The pharmaceutical industry has been outperforming the overall economy for quite some time now. But that is not to say every pharmaceutical company is a winner. Fortunately, for the holders of GlaxoSmithKline (GSK) stock, this one is. Further, it has positioned itself for growth no matter the outcome of the Affordable Health Care Act.
Its good week began with authorization by European authorities to market a new meningococcal vaccine. This vaccine is approved for infants 12 months and up. This is important as meningococcal is most deadly to infants under 4 years of age. Additionally, it is highly contagious. With approval, this drug, Nimenrix, is the first vaccine on the market approved for infants this young. This provides GlaxoSmithKline with a monopoly, which is not uncommon in the pharmaceutical industry. You can expect that it will cash in to recoup research and development costs and make it worth its while.
The next bit of good news came a day later when GlaxoSmithKline and Yale University announced a research collaboration. The goal of this collaboration is to develop a new class of drugs that will degenerate the proteins that causes diseases. Collaborating with Yale is very significant, as it signals a different approach to pharmaceuticals. By tackling the source of the diseases, the proteins, this collaboration could be a huge breakthrough for disease and drug treatment.
Success in this case is good for everyone. Patients would get better treatment with medicines that would be more effective and treat the true source of the problem, not merely the symptoms. GlaxoSmithKline wins because, under the terms of the agreement, it is given the right to use the new technology for many disease-causing proteins. It has the right to use this technology across many different therapies. Yale wins by getting royalty of any drug created out of this partnership and by the notoriety and prestige awarded from such a discovery. It does not come often that every party's interests are aligned so well.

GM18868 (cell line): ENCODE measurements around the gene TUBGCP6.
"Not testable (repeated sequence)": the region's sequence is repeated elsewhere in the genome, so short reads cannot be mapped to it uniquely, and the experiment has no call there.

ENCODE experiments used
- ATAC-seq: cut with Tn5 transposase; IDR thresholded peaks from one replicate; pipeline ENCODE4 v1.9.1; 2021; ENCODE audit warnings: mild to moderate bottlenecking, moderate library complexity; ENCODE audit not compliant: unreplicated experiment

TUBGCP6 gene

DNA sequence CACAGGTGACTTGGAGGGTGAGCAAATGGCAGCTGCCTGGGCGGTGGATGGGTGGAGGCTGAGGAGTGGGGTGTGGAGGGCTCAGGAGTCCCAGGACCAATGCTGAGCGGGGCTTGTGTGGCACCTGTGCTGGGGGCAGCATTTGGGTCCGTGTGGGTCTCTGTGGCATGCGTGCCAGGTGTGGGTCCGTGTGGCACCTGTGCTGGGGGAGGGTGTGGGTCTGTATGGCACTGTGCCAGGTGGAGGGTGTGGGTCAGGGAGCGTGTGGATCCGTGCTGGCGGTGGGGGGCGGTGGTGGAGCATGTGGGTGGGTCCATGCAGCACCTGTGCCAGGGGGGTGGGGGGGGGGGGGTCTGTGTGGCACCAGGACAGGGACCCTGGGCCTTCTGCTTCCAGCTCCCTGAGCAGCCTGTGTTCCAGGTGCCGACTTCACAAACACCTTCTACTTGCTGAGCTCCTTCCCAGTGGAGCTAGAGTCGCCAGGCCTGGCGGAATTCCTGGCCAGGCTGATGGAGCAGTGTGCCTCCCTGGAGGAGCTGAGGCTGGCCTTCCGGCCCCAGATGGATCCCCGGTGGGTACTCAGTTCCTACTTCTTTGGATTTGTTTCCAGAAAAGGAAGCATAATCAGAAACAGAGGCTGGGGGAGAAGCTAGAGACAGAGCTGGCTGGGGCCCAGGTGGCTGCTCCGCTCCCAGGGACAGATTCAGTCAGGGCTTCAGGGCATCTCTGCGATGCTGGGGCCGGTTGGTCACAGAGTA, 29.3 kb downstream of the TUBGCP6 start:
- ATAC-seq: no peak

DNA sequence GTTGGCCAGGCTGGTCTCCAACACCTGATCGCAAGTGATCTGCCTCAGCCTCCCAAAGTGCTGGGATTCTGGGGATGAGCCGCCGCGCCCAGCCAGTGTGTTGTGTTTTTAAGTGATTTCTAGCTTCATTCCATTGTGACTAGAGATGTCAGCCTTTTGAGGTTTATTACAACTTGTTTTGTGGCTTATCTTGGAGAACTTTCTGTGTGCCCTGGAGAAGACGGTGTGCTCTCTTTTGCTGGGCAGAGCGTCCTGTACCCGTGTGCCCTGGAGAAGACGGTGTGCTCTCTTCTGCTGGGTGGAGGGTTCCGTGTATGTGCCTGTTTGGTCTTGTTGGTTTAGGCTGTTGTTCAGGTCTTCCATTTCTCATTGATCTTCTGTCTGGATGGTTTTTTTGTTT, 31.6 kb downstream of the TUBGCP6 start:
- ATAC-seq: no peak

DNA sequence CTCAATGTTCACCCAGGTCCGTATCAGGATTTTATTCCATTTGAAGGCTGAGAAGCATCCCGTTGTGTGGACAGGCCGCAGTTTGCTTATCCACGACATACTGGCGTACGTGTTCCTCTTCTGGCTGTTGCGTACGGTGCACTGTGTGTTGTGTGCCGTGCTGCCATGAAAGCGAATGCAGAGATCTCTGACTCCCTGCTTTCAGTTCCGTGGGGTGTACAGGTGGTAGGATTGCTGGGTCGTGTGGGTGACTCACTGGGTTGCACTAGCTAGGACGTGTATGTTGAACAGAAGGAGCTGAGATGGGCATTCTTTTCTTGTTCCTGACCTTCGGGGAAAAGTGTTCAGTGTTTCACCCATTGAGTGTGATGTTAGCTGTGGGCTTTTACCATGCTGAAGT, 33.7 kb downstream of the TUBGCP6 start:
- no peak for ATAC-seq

Another boon for GlaxoSmithKline is its use of genome-wide association studies (GWAS) data. Reports state that it is using the data on these studies to find new uses for already existing therapies. By doing so, it would significantly cut its overall research and development budget, as it could treat other disorders without investing much money at all. This is an example of the practical use of big data.
It has been predicted that big data will help the pharmaceutical industry more than most, and by embracing this trend early, GlaxoSmithKline is tapping into a new stream of revenue before its competition. This is significant as the GWAS database is public, so any company could just as easily come up with the same results. Similar to the collaboration with Yale, this development will benefit patients greatly, as they might not have to wait as a therapy goes through the rigorous trial process again.